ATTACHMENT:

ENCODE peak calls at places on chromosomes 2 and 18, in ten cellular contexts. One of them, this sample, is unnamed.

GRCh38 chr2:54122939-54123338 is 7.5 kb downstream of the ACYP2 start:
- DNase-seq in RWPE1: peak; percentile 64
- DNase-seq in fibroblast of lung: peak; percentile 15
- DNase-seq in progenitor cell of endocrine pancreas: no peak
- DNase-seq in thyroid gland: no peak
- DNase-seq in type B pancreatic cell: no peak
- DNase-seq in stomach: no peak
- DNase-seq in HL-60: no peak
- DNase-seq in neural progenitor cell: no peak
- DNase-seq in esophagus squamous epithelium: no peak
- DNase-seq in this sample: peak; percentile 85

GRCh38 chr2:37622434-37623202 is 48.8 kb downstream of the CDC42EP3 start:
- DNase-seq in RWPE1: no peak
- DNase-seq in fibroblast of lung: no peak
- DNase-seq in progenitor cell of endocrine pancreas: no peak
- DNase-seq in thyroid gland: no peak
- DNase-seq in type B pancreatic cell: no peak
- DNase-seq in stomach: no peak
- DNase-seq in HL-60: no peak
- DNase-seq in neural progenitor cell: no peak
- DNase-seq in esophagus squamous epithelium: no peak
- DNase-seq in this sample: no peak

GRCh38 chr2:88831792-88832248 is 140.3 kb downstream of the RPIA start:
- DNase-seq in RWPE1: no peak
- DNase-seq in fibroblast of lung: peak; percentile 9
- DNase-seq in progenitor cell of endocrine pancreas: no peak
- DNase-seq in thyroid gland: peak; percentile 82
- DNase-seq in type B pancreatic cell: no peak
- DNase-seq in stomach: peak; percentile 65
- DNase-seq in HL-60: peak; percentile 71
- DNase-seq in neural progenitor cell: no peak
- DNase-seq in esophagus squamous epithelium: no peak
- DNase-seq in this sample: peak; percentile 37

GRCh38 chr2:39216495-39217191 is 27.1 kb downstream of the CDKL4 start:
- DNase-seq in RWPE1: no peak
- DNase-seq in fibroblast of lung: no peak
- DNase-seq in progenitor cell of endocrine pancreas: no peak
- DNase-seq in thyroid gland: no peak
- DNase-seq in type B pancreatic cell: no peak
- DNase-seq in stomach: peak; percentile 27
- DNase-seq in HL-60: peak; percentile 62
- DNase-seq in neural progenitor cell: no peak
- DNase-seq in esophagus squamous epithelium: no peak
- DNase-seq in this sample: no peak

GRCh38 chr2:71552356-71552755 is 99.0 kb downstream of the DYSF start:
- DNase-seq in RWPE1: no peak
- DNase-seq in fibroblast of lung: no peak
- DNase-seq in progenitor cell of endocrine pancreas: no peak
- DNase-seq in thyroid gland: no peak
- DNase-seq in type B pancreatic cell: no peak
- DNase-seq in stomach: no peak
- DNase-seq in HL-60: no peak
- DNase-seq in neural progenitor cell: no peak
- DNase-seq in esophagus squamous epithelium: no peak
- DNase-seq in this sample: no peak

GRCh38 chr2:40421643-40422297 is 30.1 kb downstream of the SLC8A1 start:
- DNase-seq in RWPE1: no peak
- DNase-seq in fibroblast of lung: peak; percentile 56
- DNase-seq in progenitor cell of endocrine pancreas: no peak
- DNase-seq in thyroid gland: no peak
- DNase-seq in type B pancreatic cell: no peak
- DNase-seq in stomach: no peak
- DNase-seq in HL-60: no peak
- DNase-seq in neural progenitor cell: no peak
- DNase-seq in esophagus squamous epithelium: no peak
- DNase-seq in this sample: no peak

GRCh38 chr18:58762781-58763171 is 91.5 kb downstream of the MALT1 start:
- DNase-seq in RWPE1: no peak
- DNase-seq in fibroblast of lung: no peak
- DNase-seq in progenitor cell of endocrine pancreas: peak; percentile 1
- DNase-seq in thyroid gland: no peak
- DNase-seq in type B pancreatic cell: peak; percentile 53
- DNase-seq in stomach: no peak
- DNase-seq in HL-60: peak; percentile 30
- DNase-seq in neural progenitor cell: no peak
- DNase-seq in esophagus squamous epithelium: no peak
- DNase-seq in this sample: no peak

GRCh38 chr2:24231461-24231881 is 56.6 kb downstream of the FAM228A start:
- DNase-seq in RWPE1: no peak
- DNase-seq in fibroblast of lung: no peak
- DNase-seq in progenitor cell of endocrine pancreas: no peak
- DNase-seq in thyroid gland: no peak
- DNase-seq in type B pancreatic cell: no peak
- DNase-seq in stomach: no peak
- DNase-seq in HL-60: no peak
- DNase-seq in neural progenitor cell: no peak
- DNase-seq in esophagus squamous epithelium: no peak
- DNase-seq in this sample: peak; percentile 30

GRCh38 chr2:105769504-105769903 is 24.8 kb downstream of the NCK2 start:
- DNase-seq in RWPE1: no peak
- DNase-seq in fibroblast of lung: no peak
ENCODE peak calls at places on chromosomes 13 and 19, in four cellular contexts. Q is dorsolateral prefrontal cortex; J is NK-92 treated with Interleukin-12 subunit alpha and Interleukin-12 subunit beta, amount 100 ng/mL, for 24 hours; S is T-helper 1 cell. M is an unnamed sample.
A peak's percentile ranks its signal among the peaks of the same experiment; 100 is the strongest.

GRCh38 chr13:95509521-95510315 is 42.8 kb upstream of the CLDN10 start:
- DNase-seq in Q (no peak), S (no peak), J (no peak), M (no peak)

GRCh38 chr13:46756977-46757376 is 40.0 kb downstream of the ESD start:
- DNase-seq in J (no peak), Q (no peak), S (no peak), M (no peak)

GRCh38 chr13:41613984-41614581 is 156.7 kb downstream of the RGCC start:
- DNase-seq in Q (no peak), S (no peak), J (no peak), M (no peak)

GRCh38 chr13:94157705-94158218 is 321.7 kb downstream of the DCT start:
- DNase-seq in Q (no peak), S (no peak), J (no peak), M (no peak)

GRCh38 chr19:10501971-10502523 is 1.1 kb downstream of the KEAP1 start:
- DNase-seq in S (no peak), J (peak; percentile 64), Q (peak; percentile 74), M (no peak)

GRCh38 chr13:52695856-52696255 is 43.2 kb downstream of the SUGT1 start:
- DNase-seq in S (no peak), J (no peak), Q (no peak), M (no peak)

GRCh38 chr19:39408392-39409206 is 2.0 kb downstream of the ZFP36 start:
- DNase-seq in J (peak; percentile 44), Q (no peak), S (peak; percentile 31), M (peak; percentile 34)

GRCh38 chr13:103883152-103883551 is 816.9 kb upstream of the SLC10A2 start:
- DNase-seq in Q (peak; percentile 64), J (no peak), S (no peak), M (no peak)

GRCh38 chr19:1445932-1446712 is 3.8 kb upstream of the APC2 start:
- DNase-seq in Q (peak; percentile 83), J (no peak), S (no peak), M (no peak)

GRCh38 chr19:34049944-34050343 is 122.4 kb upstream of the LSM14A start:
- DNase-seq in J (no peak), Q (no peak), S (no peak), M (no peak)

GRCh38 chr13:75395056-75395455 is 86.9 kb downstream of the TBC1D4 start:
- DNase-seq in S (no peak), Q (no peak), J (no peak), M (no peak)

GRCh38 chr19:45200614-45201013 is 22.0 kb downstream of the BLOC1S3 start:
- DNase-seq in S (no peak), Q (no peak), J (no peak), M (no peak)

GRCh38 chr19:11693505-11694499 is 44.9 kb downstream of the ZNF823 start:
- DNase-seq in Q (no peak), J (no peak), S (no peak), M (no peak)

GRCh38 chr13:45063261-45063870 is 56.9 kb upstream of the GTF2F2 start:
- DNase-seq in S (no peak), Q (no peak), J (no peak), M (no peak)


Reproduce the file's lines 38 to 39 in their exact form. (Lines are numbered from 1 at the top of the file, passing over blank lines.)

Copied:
- DNase-seq in progenitor cell of endocrine pancreas: no peak
- DNase-seq in thyroid gland: no peak